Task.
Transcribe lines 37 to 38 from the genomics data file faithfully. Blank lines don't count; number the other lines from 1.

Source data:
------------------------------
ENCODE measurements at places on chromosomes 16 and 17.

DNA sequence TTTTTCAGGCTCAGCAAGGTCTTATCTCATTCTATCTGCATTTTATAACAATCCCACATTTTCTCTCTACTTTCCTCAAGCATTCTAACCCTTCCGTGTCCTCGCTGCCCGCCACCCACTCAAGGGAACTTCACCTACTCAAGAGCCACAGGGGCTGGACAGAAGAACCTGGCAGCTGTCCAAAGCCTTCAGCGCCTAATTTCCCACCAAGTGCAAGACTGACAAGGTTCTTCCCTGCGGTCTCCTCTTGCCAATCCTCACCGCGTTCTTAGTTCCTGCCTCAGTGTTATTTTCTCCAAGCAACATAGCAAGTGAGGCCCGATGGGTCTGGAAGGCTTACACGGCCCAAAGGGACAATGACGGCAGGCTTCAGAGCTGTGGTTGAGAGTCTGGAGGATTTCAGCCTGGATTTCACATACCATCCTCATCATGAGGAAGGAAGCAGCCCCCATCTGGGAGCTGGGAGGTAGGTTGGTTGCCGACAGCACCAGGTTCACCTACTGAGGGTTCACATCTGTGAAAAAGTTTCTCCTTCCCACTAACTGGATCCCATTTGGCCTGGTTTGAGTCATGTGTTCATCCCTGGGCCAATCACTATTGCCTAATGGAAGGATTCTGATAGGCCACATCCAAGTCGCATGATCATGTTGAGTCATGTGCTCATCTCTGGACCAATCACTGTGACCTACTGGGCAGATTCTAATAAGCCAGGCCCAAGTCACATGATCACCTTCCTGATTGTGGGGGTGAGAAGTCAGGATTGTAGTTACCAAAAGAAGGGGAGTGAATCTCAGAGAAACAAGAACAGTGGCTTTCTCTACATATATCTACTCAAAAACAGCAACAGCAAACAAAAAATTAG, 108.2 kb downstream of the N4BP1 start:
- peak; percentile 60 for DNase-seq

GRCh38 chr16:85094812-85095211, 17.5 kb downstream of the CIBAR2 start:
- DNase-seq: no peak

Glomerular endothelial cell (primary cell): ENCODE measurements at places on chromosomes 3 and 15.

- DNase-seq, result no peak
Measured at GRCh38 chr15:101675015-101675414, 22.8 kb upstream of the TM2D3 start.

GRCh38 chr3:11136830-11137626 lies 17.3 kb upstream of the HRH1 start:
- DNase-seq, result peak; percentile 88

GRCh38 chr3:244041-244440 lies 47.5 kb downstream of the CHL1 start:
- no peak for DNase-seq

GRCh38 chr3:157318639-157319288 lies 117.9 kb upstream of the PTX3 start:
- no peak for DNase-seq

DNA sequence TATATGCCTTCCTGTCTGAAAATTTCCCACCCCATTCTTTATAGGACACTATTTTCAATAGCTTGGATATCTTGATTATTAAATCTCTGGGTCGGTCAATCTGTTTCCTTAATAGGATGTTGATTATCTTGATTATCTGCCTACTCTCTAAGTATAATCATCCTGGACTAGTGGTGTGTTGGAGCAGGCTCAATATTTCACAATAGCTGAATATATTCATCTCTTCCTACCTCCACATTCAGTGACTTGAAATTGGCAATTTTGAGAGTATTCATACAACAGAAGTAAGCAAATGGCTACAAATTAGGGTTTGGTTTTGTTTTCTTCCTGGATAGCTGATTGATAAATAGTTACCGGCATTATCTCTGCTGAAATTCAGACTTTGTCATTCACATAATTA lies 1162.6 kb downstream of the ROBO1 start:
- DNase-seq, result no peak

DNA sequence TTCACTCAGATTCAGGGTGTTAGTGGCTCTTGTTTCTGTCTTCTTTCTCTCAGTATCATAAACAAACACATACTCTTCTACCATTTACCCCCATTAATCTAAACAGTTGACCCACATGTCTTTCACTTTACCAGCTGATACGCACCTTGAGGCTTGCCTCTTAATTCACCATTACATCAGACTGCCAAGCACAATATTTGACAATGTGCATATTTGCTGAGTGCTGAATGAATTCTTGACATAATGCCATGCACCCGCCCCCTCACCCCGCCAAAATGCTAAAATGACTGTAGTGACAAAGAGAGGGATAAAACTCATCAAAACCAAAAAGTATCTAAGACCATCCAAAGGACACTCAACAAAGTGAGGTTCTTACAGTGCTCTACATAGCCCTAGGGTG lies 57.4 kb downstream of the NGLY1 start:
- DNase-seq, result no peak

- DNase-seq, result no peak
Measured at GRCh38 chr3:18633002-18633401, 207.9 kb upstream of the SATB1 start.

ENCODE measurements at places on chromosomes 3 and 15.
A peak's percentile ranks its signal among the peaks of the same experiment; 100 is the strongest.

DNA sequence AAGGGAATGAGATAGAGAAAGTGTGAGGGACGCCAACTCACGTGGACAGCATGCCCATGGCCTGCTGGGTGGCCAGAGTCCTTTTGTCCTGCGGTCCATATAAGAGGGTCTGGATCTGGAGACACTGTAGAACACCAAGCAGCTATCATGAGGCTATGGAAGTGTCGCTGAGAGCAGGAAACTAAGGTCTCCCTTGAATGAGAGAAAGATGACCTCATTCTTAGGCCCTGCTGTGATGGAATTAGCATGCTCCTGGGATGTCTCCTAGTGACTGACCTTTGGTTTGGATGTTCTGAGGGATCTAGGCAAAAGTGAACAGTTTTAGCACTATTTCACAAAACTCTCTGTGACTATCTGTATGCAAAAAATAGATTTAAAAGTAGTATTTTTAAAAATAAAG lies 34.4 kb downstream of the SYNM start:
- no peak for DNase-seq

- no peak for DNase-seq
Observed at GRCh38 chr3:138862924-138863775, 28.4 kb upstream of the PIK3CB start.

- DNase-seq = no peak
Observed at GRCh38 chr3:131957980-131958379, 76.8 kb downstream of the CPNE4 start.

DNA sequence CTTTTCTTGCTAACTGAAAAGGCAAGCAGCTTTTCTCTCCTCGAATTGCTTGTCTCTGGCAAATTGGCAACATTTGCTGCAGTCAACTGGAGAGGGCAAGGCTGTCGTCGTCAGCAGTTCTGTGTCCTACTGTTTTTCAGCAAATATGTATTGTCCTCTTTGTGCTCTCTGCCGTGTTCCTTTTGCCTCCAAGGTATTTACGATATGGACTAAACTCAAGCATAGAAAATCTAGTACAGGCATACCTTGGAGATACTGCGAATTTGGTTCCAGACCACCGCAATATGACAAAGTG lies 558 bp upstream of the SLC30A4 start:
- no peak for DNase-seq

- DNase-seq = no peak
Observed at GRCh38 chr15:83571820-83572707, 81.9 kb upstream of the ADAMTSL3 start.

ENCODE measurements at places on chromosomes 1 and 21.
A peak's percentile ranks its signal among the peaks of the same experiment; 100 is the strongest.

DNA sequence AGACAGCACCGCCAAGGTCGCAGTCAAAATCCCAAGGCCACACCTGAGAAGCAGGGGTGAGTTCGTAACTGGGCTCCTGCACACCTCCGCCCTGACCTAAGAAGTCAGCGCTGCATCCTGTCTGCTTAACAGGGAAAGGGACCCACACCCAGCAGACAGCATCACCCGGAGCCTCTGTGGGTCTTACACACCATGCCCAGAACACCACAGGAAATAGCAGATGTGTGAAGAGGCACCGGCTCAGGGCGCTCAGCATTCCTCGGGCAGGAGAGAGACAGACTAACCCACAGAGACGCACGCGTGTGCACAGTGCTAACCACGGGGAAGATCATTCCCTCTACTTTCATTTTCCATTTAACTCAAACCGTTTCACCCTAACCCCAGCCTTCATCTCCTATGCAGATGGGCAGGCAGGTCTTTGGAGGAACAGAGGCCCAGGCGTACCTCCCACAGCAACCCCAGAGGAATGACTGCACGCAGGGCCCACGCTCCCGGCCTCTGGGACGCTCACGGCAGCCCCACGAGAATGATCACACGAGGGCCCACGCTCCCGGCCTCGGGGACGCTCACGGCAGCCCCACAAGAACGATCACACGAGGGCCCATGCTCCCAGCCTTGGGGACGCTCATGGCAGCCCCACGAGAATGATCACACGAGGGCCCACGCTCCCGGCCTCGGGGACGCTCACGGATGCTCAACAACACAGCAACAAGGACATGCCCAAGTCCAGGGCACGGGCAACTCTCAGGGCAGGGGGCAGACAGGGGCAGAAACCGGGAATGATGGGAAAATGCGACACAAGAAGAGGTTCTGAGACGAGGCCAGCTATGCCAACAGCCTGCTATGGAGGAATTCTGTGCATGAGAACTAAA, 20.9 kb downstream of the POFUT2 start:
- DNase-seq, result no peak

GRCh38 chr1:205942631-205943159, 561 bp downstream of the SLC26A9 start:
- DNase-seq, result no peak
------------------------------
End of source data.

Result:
GRCh38 chr1:205942631-205943159, 561 bp downstream of the SLC26A9 start:
- DNase-seq, result no peak